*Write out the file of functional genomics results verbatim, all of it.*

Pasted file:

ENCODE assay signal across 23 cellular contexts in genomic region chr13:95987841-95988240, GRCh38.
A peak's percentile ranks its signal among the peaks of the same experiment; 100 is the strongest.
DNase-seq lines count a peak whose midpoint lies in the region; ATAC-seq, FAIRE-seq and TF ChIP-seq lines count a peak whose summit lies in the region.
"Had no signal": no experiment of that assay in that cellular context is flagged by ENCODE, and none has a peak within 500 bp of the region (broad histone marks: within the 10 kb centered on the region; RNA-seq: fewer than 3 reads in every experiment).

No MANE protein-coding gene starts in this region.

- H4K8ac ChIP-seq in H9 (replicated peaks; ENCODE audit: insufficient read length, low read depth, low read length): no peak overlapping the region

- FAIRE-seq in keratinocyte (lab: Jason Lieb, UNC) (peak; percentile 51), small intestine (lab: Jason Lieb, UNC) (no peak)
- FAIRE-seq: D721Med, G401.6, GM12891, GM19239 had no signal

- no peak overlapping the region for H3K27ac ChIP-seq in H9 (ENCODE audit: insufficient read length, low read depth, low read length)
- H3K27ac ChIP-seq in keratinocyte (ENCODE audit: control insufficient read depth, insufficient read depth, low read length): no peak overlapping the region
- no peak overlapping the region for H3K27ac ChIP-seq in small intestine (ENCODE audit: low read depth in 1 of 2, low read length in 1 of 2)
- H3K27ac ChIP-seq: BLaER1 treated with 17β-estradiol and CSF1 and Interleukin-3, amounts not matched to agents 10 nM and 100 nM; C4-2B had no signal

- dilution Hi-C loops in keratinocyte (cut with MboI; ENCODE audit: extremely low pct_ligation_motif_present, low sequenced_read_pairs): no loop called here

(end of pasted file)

ENCODE assay signal across 23 cellular contexts in genomic region chr13:95987841-95988240, GRCh38.
A peak's percentile ranks its signal among the peaks of the same experiment; 100 is the strongest.
DNase-seq lines count a peak whose midpoint lies in the region; ATAC-seq, FAIRE-seq and TF ChIP-seq lines count a peak whose summit lies in the region.
"Had no signal": no experiment of that assay in that cellular context is flagged by ENCODE, and none has a peak within 500 bp of the region (broad histone marks: within the 10 kb centered on the region; RNA-seq: fewer than 3 reads in every experiment).

No MANE protein-coding gene starts in this region.

- H4K8ac ChIP-seq in H9 (replicated peaks; ENCODE audit: insufficient read length, low read depth, low read length): no peak overlapping the region

- FAIRE-seq in keratinocyte (lab: Jason Lieb, UNC) (peak; percentile 51), small intestine (lab: Jason Lieb, UNC) (no peak)
- FAIRE-seq: D721Med, G401.6, GM12891, GM19239 had no signal

- no peak overlapping the region for H3K27ac ChIP-seq in H9 (ENCODE audit: insufficient read length, low read depth, low read length)
- H3K27ac ChIP-seq in keratinocyte (ENCODE audit: control insufficient read depth, insufficient read depth, low read length): no peak overlapping the region
- no peak overlapping the region for H3K27ac ChIP-seq in small intestine (ENCODE audit: low read depth in 1 of 2, low read length in 1 of 2)
- H3K27ac ChIP-seq: BLaER1 treated with 17β-estradiol and CSF1 and Interleukin-3, amounts not matched to agents 10 nM and 100 nM; C4-2B had no signal

- dilution Hi-C loops in keratinocyte (cut with MboI; ENCODE audit: extremely low pct_ligation_motif_present, low sequenced_read_pairs): no loop called here